Future Tense

Like the past tense, the future tense declarative form of the indirect quotation has only one form for all word types. That form is -(으)ㄹ 거라고 하다. The rule here is the ‘batchim/no batchim’ rule. When the verb ends in a batchim (consonant), you use -을 거라고 하다, but when it doesn’t the form is -ㄹ 거라고 하다.

Those were all form for declarative sentences you need to know for indirect quotation.

Korean Language Bank Overview: Indirect Quotation - The Declarative Sentence Forms
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Korean Language Bank Overview: Indirect Quotation – The Declarative Sentence Forms

Interrogative, Indirect Quotation

Interrogative sentences, meaning questions, have a different form in indirect quotation. The forms also differ depending on the word type. Verbs, adjectives and nouns have all slightly different forms. So you will need to learn three forms in total.

When you are dealing with adjectives, the form for the interrogative sentence is -(으)냐고 하다. Here you have to follow the ‘batchim/no batchim’ rule. When the adjective stem ends in a vowel (no batchim), the form is -냐고 하다. But, if it ends in a consonant (batchim), you use -으냐고 하다.

The interrogative form of indirect quotation for verbs is -(느)냐고 하다. Here you also simply need to follow the ‘batchim/no batchim rule’. When the verb stem ends in a vowel, you use -냐고 하다, but when it ends in a consonant, you use -느냐고 하다.

Lastly, there is a noun form for the interrogative form of the indirect quotation. That form is -(이)냐고 하다. Again this a ‘batchim/no batchim’ rule form. When the verb ends in a vowel, you use the form -냐고 하다. However, when it ends in a consonant, you have to us -이냐고 하다.

Those were all the forms you need to know for the interrogative form of the indirect quotation. Note that when there is no batchim (vowel ending) involved the form is always -냐고 하다 for all three situations.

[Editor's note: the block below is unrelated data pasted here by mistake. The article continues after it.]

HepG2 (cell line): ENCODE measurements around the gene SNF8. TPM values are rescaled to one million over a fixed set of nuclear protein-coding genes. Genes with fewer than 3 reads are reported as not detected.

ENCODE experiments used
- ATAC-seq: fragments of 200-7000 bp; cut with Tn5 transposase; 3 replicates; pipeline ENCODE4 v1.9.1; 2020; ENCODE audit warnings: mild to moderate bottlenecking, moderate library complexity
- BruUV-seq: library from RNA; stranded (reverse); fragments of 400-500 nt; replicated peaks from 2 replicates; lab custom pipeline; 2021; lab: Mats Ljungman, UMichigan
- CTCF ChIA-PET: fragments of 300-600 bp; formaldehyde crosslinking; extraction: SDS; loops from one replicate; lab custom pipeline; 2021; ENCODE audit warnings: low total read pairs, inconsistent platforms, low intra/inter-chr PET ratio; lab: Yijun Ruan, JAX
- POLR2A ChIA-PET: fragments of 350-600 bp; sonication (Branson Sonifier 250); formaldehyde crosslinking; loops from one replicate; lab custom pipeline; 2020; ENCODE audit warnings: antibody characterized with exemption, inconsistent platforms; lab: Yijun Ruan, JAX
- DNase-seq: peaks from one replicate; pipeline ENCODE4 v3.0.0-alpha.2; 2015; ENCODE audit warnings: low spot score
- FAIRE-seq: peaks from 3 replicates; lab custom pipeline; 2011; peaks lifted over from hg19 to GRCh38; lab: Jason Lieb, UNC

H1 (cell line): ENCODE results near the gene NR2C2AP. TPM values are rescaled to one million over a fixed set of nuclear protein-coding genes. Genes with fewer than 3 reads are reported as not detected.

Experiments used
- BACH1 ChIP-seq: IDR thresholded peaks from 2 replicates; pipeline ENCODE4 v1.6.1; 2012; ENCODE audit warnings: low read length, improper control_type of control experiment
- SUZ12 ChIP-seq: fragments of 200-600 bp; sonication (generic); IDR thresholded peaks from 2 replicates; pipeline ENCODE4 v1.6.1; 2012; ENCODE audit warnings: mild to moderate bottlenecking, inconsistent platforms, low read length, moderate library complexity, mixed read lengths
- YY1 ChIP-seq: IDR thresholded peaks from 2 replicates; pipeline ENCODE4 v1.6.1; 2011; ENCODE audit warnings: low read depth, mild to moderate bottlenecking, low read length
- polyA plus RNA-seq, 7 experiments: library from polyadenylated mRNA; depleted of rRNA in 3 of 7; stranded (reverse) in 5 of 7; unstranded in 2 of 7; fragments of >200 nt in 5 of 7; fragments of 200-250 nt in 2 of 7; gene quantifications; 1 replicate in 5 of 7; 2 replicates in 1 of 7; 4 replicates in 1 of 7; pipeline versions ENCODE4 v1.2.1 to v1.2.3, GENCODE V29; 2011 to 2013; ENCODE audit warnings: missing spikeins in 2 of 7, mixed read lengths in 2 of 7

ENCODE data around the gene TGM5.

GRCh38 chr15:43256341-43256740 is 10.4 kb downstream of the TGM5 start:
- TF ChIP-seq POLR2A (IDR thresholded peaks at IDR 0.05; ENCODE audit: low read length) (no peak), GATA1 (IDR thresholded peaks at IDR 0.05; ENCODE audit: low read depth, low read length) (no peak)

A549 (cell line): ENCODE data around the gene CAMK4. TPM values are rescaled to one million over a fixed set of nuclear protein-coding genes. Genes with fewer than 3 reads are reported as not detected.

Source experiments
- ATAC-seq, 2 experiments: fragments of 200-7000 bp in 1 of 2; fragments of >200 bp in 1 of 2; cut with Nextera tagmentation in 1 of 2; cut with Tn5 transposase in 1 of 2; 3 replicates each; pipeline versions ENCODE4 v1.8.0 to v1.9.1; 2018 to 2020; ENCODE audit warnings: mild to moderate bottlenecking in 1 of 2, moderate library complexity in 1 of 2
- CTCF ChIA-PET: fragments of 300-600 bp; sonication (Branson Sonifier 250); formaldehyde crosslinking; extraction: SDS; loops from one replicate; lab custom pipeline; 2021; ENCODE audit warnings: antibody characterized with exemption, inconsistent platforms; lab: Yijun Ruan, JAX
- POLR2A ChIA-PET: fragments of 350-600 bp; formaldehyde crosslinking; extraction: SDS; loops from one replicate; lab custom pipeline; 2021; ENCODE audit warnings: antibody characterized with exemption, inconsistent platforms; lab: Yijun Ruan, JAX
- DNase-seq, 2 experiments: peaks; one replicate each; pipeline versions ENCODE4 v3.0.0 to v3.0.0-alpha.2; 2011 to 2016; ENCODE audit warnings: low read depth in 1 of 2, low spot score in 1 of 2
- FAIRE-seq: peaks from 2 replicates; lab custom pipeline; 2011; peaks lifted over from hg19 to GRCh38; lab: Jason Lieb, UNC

Korean Language Bank Overview: Indirect Quotation - The Interrogative Sentence Forms
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Korean Language Bank Overview: Indirect Quotation – The Interrogative Sentence Forms

Suggestive, Indirect Quotation

There is a special form you use when you are quoting suggestions. You use this form when you are quoting someone that used suggestive forms like -(으)ㄹ래요, -(으)ㄹ까요, -(으)ㅂ시다, etc. When this is the case, you need to use the form -자고 하다. By the way, given the sentence type, only verbs can use this form (because suggestive endings are only used with verbs in the first place).

The negative form for the indirect quotation imperative form is -지 말자고 하다.

Korean Language Bank Overview: Indirect Quotation - The Suggestive Sentence Form
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Korean Language Bank Overview: Indirect Quotation – The Suggestive Sentence Form

Imperative, Indirect Quotation

There are also special forms for when you are quoting someone when they are giving an order to someone or requesting something. You use this form when you are quoting someone who used forms like -지 마세요, -(으)세요, -아/어 주세요, etc. There are two forms you need to memorize: -아/어 달라고 하다 and -아/어 주라고 하다. There is an important difference between both of these forms, you need to keep in mind:

  1. When you quote someone making a request for himself, you use the form -아/어 달라고 하다.
  2. When you quote someone making a request for someone else, you use the form -아/어 주라고 하다.

The negative form for the indirect quotation imperative form is -지 말라고 하다.

Korean Language Bank Overview: Indirect Quotation - The Imperative Sentence Forms
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Korean Language Bank Overview: Indirect Quotation – The Imperative Sentence Forms